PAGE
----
What you Need to Know about Cardiac Murmurs for the Boards and Wards

Whether you’re in medical school lectures, clerkships, internal medicine residency, or studying for a board exam, it’s one of the most frustrating Internal Medicine topics to master. We’re of course talking about cardiac murmurs. Understanding them requires a consideration of cardiovascular physiology.


ABIM Exam Board Review: Cardiology Murmurs

Internal Medicine Board Review: Cardiac Murmurs

↑=↑ Murmur Intensity

↓=↓Murmur Intensity

↓ with Valsalva = ✔ Diuretics

↓ with Amyl Nitrate = ✔ ACEIs


MS= Mitral Stenosis AS= Aortic Stenosis MR= Mitral Regurgitation AR= Aortic Regurgitation VSD= Ventricular Septal defect HOCM= Hypertrophic Obstructive Cardiomyopathy MVP= Mitral Valve Prolapse


Understanding Murmurs and Maneuvers: Understanding heart auscultation and specifically some effects of various maneuvers on murmurs plays an important role in the cardiology section on any medical exam board (USMLE Step 2 CK and 3), as well as the Internal Medicine boards.


Common Murmurs:  
Systolic Diastolic
Aortic Stenosis Aortic Regurgitation
Mitral Regurgitation Mitral Stenosis


An important concept to keep in mind is that maneuvers affect the volume of blood entering the heart chambers.
  • Right-sided murmurs are increased with inhalation
  • Left-sided murmurs are increased with exhalation


What increases venous return to the heart / Preload?
  • Squatting
  • Lifting the legs
What decreases venous return to the heart / Preload?
  • Valsalva
  • Standing up


Squatting → Squeezes blood up into the heart → ↑Blood return to the heart.


Valsalva → ↑Intrathoracic pressure → ↓ Blood return to the heart.   We can clearly observe in the table that MS, AS, MR, AR and VSD become louder with leg raising and squatting, except HOCM and MVP, which become softer with these maneuvers. On the other hand, MS, AS, MR, AR and VSD become softer with valsalva and standing, except HOCM and MVP, which become louder with such maneuvers.




What increases afterload?
  • Handgrip
What decreases afterload?
  • Amyl Nitrate


Handgrip → Contract arms muscle → Compresses arteries of the arm


Amyl Nitrate (Vasodilator) → Dilate peripheral arteries


As we can see in the table, handgrip softens the aortic stenosis murmur by preventing blood leaving the ventricles. In other words, if the afterload goes up, blood cannot be ejected from the left ventricles, and the aortic stenosis murmur will soften.


In Amyl nitrate, if the afterload goes down, blood can be easily ejected from the left ventricles, and finally worsening or making it louder.


An important point to mention is that handgrip and Amyl nitrate have a negligible effect on mitral stenosis since both maneuvers do not affect ventricular filling which is important in such murmurs.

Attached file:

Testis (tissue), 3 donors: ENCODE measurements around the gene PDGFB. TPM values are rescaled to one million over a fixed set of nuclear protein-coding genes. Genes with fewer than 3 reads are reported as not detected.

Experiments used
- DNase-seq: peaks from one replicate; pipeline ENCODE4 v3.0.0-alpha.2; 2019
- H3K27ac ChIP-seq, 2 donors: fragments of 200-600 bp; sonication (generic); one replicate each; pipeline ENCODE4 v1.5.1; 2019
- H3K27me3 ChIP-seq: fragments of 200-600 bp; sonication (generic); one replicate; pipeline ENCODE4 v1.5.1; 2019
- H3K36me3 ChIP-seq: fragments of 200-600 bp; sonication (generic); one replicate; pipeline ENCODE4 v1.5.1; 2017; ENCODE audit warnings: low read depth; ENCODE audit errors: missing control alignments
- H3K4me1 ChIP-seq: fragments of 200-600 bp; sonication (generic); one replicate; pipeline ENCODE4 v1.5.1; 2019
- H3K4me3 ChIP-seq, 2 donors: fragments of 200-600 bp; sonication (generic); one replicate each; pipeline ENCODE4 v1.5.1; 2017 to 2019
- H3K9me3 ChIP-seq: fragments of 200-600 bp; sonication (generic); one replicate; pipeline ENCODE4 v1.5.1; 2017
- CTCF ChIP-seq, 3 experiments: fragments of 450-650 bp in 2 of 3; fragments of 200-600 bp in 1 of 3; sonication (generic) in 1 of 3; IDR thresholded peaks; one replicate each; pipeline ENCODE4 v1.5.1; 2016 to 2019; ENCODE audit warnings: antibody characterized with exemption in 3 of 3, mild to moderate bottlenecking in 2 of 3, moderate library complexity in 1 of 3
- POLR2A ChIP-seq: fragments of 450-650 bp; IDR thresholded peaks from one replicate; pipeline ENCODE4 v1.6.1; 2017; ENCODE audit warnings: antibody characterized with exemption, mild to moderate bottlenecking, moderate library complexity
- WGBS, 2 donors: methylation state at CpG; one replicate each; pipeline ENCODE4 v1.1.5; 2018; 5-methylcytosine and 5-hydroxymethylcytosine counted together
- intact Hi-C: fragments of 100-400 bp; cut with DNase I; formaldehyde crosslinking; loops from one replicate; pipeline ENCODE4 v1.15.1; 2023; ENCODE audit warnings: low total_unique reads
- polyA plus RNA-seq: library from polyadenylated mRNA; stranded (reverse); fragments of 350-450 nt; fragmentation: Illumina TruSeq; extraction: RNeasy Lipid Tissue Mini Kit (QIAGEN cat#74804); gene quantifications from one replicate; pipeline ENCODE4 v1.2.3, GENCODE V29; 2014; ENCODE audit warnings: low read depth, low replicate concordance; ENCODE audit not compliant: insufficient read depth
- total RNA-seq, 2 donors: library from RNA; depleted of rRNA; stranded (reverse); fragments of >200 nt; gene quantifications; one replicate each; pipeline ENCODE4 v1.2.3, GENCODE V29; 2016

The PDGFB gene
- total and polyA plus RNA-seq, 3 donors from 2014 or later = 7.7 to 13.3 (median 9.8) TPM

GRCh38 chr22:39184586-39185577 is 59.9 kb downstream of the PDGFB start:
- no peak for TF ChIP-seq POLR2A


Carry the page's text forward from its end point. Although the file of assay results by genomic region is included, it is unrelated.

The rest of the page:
Aortic and mitral regurgitation are worsen or louder by handgrip because this pushes blood backward into the heart. The same rule apply for VSD, since more blood goes from the left to the right and making it louder.But since Amyl nitrate has the opposite result of hangrip, then this improves both aortic and mitral regurgitation.


On the other hand, while handgrip improves or soften the MVP and HOCM murmurs due to a large left ventricle caused by the increased afterload, Amyl Nitrate will result in an opposite effect which appear as an increased ventricular emptying due to a decreased afterload that ultimately worsen the obstruction and makes the murmur louder.




Based on the table above, we can observe that mitral and aortic regurgitation can be treated with vasodilators, like ACEi, and ARBs.


ACE inhibitors basically functions as the opposite of handgrip, by decreasing afterload which at the same time increases the forward flow of blood out of the left ventricle. In some cases when the medical therapy is not enough, then valve replacement is the best option.


On the other hand, mitral and aortic stenosis are appropriately treated with surgery. Whereas mitral stenosis is treated with balloon valvuloplasty (or valve replacement when valvuloplasty is not an option depending on certain valve characteristics), aortic stenosis is best treated with valve replacement.


Note: Even though diuretics can decrease pulmonary vascular congestion in either mitral or aortic stenosis, they are not as effective as balloon valvuloplasty or valvular replacement. Also important to mention, is that ACE inhibitors have scant effect on mitral stenosis.


An important concept that can help us to remember the uses of diuretics and ACEIs is as follows:
  • If valsalva improves the murmur, diuretics can be used.
  • If Amyl nitrate improves the murmurs, ACEIs can be used.


Hopefully, after reading this post, you feel more confident in answering questions about murmurs on your internal medicine board exam or any other medical board exam.

About Nelson Arellano

Dr. Nelson completed his medical school training at Universidad de Guayaquil “Facultad de Ciencias Medicas” Guayaquil-Ecuador. He is currently working as a research assistant at UTHealth/Medical School at Houston Dr. Nelson is interested in pursuing a residency in General Surgery and a fellowship in Vascular Surgery. Dr. Nelson has a passion for medical education and uses social media mainly for educational purpose. In his spare time, he likes traveling, playing soccer and enjoys spending time with family

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